Hon. Henry E. Brown, Jr., a Representative in Congress from the State of South Carolina
Mr. Chairman and Ranking Member Buyer, thank you for calling this hearing to examine the Administration’s budget request for Fiscal Year 2008. I look forward to hearing from Secretary Nicholson on our first panel and from representatives from many of our nation’s veterans service organizations later in the day.
As past chair of both the Health and former Benefits subcommittees, I am pleased that this budget continues the hard work our committee and the Administration embarked upon just a few short years ago. In 2001, we had a VA that was receiving just over $20 billion for medical care. In the budget proposal we are discussing today, VA is in line to receive upwards of $36 billion for veterans’ medical care. This accomplishment would not have been possible had it not been for the commitment made by this Committee, the Administration, and so many others in and out of Congress to our nation’s veterans.
As the Congress and this Committee looks at the Administration’s current budget proposal, I am hopeful that we will do so in a way that focuses on the bipartisan concern we all have for the wellbeing of our nation’s veterans. The work done in our VA medical centers is of such importance, not only to veterans, but also for our entire nation. From developing new treatments to leading the world in the use of electronic medical records, the work of the VA truly is world class.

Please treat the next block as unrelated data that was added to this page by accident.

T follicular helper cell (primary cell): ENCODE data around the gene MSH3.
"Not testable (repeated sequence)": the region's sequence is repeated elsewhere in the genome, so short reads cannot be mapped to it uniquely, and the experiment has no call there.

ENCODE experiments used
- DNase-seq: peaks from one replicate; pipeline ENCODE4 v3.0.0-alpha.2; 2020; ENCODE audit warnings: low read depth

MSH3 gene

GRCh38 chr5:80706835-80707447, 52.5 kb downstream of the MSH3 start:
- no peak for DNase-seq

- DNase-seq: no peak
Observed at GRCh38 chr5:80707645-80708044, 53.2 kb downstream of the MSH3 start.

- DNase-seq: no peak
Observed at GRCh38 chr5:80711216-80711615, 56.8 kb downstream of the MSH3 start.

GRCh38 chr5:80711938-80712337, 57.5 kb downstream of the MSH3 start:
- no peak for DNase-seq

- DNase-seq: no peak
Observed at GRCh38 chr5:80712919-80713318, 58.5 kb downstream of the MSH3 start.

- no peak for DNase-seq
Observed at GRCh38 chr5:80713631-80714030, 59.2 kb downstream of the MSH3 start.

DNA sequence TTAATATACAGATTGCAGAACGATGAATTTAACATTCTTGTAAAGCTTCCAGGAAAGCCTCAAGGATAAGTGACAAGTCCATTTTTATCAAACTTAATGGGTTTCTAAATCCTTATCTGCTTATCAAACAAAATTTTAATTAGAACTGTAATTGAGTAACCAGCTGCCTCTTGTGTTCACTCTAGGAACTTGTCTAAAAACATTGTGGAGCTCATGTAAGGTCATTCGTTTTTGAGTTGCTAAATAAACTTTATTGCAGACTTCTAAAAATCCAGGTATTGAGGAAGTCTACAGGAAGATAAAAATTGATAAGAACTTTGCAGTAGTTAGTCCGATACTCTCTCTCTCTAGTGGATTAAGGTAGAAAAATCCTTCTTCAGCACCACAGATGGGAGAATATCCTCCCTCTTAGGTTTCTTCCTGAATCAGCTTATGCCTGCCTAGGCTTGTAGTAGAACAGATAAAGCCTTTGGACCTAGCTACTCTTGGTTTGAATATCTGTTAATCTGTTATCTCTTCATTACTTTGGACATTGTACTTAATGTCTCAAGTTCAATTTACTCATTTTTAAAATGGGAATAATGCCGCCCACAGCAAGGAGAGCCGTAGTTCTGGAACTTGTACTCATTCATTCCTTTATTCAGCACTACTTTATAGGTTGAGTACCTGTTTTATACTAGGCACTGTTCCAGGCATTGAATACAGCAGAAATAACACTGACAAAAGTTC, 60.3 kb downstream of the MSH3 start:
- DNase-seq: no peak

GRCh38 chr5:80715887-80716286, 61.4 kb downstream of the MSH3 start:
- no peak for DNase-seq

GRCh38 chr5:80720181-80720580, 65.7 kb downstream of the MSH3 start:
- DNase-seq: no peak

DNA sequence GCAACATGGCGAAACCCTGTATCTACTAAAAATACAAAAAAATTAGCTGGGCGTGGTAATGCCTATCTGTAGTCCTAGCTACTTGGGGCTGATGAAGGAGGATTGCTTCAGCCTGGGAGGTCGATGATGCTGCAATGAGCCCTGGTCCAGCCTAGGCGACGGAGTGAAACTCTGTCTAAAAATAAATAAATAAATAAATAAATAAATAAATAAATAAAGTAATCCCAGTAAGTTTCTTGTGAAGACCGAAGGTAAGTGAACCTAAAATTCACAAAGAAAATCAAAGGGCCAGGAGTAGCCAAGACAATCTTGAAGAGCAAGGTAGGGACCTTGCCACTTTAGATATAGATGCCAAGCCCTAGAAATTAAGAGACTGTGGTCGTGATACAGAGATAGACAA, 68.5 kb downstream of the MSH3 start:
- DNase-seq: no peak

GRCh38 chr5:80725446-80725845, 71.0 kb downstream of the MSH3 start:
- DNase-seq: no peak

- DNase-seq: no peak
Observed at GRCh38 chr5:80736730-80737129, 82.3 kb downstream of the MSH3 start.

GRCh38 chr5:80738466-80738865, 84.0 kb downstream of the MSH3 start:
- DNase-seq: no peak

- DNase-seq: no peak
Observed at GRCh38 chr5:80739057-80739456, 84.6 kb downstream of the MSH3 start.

That said, as with any organization, especially one as large as the VA, there is room for improvement. I am especially glad to see that this budget includes something that this committee has called for the VA to do for a very long time. The centralized management of information technology (IT) systems and security contained in this budget will lead to improved security for the personal information of our nation’s veterans as well as provide the VA with the ability to improve service from the top down.
In addition, I want to praise Secretary Nicholson and the Department of Defense for coming together under the banner of common sense to develop a joint medical records system for our service personnel and veterans. This will go a long way towards achieving the goal of seamless transition that this committee has so actively pursued.
In closing, Mr. Chairman, while I certainly have concerns with this budget and some of the funding decisions made by the administration within certain accounts, overall I believe it sets a very solid starting point for Congress to build upon. I look forward to that process in the coming months. Again, Mr. Chairman, thank you for the time, which I now yield back.